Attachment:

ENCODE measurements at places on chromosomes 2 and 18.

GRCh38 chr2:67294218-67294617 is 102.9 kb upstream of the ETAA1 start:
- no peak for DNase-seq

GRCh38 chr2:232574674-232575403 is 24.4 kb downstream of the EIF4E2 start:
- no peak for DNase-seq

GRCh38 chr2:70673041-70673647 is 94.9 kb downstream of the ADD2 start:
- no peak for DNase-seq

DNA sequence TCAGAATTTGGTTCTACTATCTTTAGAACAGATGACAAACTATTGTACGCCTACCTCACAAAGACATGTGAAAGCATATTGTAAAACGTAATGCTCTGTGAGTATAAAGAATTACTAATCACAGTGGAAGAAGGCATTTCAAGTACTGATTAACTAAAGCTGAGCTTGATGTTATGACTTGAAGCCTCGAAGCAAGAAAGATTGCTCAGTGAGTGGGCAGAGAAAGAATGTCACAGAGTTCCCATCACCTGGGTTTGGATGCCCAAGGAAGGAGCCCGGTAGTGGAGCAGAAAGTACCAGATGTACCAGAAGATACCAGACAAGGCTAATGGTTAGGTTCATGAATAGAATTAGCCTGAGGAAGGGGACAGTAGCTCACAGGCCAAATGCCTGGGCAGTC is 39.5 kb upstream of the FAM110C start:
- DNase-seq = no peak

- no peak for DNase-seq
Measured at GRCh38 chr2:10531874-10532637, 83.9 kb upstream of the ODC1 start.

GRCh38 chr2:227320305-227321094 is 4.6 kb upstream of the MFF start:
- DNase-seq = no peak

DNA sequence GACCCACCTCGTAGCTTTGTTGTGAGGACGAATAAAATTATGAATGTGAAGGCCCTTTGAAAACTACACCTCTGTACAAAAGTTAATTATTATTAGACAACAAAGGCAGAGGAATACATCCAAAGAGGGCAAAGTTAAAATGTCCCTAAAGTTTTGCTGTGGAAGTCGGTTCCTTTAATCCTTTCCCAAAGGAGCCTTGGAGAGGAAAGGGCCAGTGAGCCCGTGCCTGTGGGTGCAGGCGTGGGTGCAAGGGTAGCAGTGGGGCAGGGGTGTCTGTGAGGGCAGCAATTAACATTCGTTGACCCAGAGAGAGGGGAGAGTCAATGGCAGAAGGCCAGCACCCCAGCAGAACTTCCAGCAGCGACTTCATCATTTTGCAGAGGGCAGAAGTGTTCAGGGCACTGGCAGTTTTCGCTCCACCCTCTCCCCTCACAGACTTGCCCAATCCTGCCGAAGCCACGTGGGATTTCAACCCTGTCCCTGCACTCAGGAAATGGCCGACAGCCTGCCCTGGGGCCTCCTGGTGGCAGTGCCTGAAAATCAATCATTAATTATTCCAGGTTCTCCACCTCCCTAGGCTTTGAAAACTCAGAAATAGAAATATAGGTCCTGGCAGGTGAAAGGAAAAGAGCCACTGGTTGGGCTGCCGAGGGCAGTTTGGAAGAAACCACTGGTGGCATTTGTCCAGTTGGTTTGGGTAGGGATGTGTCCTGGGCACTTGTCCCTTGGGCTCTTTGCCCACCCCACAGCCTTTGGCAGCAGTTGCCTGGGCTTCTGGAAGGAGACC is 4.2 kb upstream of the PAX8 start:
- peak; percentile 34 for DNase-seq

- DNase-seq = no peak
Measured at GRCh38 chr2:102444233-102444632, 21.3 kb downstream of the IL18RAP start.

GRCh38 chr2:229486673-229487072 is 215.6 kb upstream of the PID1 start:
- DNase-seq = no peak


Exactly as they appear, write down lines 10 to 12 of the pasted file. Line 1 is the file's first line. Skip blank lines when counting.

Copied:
- no peak for DNase-seq
Measured at GRCh38 chr2:10531874-10532637, 83.9 kb upstream of the ODC1 start.

GRCh38 chr2:227320305-227321094 is 4.6 kb upstream of the MFF start: